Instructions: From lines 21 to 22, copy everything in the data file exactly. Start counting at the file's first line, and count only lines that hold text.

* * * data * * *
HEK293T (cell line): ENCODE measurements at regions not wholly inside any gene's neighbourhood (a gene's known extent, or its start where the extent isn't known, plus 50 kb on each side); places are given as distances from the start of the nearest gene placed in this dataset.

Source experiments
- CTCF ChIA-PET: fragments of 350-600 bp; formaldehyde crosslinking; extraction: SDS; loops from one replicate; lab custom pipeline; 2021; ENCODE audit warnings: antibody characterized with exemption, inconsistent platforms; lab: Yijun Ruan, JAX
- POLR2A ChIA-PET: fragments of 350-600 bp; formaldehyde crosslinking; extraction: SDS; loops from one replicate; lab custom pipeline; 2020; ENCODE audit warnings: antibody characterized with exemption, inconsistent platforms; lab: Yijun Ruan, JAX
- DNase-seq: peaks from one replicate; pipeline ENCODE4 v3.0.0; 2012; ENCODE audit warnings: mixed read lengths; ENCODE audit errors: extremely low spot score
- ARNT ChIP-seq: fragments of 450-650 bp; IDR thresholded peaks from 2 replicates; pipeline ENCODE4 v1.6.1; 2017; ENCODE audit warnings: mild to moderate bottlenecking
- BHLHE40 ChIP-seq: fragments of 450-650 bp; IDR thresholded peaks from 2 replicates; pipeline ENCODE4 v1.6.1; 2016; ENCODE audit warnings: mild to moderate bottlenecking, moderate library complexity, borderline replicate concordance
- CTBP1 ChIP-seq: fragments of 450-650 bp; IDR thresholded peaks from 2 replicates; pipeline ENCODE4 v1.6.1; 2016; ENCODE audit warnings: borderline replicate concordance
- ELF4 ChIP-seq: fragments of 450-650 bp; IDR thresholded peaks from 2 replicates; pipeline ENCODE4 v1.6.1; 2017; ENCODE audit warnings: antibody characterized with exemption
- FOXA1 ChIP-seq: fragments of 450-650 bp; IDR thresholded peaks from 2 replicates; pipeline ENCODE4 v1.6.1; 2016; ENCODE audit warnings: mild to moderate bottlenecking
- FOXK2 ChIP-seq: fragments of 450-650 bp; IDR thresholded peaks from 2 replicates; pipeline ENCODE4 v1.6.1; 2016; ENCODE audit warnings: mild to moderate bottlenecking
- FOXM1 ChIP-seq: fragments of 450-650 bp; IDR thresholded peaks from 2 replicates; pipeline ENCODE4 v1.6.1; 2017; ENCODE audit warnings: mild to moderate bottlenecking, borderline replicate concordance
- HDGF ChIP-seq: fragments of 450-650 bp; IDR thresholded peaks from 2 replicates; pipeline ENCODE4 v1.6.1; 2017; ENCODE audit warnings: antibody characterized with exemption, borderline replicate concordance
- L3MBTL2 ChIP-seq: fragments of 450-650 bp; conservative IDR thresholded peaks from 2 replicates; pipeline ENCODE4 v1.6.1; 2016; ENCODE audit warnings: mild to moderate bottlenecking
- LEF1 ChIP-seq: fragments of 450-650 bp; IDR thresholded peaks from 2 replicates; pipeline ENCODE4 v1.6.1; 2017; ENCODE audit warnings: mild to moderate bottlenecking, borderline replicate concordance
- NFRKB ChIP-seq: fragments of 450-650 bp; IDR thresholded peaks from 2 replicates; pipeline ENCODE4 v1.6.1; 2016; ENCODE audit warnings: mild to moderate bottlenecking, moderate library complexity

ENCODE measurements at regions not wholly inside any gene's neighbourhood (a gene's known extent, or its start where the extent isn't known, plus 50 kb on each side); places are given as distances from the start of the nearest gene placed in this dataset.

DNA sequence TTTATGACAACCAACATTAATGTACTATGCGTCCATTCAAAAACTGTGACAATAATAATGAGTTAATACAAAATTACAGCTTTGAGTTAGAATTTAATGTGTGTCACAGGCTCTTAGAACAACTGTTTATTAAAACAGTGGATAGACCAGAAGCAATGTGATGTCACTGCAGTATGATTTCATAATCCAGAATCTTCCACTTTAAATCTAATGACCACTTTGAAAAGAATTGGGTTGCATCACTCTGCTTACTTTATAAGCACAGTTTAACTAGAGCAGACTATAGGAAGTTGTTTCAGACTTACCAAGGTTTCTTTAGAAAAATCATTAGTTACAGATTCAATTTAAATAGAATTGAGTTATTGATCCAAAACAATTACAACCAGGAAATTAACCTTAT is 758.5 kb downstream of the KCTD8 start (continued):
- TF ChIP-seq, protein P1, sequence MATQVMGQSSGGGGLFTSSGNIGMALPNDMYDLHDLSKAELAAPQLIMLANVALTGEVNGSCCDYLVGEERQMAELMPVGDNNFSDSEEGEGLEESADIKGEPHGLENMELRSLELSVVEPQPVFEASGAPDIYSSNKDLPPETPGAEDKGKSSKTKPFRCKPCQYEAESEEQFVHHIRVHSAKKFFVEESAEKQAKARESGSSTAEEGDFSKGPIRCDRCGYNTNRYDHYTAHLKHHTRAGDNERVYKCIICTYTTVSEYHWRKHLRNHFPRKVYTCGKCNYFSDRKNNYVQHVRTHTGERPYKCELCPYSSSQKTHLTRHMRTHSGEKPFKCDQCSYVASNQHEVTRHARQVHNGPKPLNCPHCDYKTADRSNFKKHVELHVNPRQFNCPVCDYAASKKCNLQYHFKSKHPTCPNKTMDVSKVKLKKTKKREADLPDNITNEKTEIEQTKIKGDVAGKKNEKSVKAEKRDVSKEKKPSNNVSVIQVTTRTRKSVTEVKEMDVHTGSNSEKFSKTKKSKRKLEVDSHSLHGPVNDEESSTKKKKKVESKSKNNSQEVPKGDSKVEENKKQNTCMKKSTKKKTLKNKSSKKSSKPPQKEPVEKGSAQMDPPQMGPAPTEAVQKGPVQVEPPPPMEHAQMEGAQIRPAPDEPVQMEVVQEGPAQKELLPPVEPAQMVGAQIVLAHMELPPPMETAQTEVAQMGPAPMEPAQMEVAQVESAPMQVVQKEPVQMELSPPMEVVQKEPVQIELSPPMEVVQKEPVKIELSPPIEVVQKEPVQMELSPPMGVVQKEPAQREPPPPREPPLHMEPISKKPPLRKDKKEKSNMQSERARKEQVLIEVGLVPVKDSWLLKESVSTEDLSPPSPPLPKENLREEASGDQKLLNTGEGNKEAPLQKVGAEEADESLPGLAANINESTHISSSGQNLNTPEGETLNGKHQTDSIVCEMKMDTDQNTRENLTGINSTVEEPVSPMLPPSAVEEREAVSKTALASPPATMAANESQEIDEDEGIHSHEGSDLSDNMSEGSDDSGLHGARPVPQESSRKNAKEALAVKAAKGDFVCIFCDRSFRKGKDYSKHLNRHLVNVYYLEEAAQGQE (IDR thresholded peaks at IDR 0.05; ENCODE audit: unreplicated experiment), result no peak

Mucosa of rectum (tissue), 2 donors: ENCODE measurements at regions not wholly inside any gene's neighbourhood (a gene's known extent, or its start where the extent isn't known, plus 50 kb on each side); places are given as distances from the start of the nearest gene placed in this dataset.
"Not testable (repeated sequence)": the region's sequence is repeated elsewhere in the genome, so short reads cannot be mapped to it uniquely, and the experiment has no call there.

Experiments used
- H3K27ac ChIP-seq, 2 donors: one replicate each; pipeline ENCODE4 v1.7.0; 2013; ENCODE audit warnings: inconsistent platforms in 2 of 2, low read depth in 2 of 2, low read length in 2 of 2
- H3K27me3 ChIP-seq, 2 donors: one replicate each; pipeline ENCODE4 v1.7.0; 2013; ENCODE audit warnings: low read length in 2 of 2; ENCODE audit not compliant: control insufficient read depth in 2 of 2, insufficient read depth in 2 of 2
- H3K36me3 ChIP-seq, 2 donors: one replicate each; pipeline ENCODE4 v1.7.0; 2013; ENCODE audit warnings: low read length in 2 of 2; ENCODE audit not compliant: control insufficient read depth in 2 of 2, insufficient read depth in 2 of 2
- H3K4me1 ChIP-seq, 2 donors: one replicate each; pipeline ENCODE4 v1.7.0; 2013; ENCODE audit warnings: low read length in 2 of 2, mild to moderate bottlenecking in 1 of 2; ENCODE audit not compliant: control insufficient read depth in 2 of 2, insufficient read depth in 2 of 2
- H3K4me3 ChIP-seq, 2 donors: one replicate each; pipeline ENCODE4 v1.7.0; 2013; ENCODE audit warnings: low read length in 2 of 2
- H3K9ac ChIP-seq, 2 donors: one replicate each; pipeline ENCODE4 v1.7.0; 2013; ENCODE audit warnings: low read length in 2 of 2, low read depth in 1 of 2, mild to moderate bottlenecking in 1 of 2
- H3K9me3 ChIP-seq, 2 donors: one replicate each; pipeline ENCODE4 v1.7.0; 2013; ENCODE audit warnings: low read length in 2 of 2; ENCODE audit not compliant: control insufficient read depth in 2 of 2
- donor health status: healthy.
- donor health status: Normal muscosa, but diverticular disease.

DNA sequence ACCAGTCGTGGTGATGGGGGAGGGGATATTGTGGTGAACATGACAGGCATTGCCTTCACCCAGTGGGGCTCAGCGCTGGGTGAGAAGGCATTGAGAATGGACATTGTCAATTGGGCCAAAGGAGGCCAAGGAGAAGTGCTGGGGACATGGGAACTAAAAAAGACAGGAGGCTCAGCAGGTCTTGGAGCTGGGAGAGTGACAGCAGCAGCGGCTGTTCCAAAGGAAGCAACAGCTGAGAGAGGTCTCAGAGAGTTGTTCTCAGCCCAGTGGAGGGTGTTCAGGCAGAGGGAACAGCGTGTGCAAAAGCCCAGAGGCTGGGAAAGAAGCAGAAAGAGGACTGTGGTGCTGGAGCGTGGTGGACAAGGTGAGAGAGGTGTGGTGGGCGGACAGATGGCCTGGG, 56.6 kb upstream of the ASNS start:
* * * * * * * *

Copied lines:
"Not testable (repeated sequence)": the region's sequence is repeated elsewhere in the genome, so short reads cannot be mapped to it uniquely, and the experiment has no call there.

Experiments used